there. each of these shootings, you need to look at the facts. i'm a prosecutor, i believe at looking at evidence and you'll see a vast number of things that can be solutions here. it's not a one size fits all, and i think the fact that the people are open to looking at a number of things, including some conservative lawmakers who have been endorsed by the nra in the past and said we need to look at everything and make some changes. >> chris christie was on "morning joe" today talking about a comprehensive approach for some, i'm not suggesting he, but for some opponents of gun control, is talk about the mental health issues and the violent video games, is that a cop out, a way to try to get past doing anything substantive about controlling the assault weapons and the magazines? >> i don't think so. i think it's only a copout if you refuse to look at the other side of the equation here. clearly, when you look at the movie theater shooting in colorado and you look at what
happened in newtown, the high-capacity magazines and assault weapons is something you have to look at in terms of reducing the number of deaths, but the other piece of this is mental illness. we should look at some of the violence in our culture, whether it's having video games with better ratings systems, those things should all be in the mix. >> as a senator, you're going to have to consider the confirmations of some of these new cabinet members, what about hagel and john brennan, because they have been controversial and have some opposition. >> well, first of all, with chuck hagel, you have someone who's decorated war hero, you have someone who served well in the senate, who has a lot of support from people. at the same time, you have senators who have legitimate questions. i think what's important here, andrea, we're finally going to have a hearing to have opportunity for the nominee to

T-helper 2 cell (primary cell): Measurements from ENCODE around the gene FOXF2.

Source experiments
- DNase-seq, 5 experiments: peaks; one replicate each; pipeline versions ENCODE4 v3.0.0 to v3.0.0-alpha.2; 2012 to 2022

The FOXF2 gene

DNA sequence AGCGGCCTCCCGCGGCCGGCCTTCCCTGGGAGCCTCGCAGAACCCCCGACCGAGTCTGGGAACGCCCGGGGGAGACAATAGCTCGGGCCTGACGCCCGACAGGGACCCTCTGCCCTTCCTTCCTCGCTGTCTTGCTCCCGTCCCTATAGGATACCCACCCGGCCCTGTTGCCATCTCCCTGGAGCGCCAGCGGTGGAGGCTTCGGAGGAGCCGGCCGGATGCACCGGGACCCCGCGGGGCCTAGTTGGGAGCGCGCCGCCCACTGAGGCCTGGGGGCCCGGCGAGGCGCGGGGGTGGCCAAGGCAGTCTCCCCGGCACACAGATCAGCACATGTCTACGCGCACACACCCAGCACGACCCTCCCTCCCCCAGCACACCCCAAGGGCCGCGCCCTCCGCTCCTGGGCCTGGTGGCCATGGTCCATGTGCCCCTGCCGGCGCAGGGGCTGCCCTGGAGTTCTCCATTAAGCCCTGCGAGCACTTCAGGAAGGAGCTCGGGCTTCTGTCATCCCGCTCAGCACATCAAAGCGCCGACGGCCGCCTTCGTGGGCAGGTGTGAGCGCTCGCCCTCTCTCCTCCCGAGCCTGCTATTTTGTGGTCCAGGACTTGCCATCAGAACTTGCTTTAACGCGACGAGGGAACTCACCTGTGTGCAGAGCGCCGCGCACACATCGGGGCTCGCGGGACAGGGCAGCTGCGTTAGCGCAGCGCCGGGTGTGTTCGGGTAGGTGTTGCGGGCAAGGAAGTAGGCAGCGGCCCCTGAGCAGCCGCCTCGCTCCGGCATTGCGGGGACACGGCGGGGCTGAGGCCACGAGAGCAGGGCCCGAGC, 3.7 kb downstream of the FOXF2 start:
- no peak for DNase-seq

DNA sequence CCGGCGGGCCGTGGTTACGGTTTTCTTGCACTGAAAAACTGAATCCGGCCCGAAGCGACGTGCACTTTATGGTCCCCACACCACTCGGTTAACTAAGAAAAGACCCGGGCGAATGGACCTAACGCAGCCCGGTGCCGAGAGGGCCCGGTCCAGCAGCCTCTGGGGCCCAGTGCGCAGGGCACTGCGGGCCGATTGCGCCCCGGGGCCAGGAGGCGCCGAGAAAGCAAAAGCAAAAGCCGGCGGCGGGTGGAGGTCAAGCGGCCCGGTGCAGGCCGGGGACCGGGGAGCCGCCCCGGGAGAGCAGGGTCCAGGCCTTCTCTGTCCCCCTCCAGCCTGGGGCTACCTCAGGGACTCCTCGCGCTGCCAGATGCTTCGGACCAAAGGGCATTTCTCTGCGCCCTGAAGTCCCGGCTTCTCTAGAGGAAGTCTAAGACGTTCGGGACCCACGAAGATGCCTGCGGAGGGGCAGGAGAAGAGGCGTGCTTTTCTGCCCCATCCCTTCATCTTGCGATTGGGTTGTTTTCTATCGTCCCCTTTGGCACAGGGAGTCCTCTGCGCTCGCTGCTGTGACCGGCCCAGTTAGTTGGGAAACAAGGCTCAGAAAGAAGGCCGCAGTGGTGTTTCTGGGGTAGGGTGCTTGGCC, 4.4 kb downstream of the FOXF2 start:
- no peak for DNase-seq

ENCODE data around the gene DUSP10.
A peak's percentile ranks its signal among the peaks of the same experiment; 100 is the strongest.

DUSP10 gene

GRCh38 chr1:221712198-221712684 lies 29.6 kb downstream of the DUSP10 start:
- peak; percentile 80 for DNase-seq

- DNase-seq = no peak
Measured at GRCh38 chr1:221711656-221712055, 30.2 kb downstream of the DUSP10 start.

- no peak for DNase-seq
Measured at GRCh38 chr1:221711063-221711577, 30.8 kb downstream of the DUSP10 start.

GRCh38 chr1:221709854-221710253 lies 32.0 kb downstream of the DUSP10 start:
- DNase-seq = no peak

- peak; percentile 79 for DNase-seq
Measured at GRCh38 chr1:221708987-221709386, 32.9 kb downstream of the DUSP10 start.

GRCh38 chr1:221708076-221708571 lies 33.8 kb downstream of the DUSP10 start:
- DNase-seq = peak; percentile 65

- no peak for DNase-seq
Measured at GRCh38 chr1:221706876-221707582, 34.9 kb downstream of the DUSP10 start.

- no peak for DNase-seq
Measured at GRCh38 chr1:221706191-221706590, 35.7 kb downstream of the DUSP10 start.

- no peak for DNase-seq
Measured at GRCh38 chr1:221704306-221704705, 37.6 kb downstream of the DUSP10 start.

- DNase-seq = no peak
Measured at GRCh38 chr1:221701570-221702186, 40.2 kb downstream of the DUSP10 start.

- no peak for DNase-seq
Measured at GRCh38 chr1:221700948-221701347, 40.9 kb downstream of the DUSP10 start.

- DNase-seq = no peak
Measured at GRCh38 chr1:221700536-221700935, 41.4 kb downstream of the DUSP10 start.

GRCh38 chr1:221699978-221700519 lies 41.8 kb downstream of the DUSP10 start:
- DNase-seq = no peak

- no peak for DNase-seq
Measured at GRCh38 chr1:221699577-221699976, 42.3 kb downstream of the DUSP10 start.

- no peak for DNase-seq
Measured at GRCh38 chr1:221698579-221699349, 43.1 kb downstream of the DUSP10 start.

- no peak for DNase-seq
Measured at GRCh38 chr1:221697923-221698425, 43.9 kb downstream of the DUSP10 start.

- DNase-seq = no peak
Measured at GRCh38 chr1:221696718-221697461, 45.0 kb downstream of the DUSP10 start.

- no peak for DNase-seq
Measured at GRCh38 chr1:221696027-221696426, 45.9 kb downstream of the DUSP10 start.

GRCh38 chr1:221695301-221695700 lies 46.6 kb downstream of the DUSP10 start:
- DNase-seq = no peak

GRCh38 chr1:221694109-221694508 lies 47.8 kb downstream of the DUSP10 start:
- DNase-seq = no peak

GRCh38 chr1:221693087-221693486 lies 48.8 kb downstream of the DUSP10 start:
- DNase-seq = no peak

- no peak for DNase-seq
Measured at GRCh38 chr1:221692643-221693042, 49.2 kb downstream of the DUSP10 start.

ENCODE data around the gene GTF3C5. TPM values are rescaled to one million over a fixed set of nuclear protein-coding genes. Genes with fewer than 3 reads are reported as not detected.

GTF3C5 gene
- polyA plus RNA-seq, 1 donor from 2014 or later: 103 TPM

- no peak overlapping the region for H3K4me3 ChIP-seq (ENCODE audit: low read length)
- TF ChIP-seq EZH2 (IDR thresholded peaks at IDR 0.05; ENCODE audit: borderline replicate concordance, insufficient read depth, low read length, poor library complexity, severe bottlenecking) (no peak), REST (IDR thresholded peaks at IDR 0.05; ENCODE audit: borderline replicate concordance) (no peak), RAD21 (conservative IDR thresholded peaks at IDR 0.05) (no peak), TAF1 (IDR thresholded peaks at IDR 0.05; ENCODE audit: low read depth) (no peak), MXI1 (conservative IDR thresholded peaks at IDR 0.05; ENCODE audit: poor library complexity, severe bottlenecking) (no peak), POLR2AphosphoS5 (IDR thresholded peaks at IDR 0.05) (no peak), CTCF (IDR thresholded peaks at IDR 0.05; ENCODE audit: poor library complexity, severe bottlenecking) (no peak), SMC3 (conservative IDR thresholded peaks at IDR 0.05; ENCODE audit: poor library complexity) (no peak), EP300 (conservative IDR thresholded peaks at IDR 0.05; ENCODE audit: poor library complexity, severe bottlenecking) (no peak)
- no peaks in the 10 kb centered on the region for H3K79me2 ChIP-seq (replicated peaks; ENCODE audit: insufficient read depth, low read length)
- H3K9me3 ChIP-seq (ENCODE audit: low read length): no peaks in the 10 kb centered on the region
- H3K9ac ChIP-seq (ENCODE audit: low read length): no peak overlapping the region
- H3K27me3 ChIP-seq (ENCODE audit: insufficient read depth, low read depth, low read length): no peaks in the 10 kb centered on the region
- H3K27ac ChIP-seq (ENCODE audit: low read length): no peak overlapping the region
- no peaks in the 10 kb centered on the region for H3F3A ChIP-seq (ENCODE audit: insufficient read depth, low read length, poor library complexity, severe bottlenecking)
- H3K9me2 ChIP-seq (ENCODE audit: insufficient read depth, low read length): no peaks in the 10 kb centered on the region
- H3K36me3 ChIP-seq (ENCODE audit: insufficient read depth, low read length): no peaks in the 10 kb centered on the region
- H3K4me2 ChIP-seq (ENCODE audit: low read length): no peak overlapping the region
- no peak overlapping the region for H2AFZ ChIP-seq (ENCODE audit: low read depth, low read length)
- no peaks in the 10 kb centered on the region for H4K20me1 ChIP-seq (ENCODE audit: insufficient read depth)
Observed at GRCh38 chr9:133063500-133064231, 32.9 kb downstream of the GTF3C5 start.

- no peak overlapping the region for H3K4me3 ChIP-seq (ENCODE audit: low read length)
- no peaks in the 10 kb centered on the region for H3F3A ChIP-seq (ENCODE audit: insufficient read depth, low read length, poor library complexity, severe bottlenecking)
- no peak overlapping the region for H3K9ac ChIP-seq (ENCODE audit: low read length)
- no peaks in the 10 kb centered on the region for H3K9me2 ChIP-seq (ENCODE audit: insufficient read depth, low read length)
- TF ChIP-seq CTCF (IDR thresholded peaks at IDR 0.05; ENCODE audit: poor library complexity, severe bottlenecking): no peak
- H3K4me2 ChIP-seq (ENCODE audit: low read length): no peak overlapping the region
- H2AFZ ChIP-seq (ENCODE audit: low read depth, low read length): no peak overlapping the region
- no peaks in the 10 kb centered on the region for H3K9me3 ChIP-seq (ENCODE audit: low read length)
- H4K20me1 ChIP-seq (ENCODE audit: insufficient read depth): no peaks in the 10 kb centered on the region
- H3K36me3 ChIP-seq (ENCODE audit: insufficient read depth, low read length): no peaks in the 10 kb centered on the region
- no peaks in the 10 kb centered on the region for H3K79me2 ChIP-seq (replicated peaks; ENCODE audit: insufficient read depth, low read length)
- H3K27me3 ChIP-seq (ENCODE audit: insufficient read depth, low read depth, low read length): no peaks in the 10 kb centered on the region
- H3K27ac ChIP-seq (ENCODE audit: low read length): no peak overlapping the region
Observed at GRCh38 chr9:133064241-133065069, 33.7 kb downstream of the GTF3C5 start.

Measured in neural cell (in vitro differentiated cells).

answer these questions instead of just having his name out there not being able to answer it. you've seen a number of senators that are open minded and give full consideration to his nomination. i was just concerned this kept going without a nominee, now there is a nominee for both positions and all of these concerns, as they should be, should be considered in the process. >> based on what you now know, do you think hagel will be confirmed? >> i have no chrrystal ball, i wouldn't have thought we'd be in the senate at 2:00 in the morning on new year's eve. i don't think anyone can really say, but i think there are a number of people who have been very open minded here and getting to the bottom of these concerns that have been raised and making sure that we have a good and thorough process. i think that's a positive thing and i'm glad the president's moved forward with the nomination. >> we showed earlier the picture pete souza took of the president
and his advisers. we're now seeing a predominantly white male cabinet in the top posts. is there an issue for you and the lack of diversity so far? >> first of all, look what the president has done here, hillary clinton, can't get a stronger woman in as secretary of state, stronger president in. napolitano, karen mills, small business director, two supreme court nominees have been women, he does have a strong track record here. not all nominees have been announce ed yet. obviously, i'd like to see women there. it's important to reflect the country that he represents. on the senate issue, what a great thing to see all those 20 women in the senate, as i noted to you in the past, we already had our first ever in united states history traffic jam in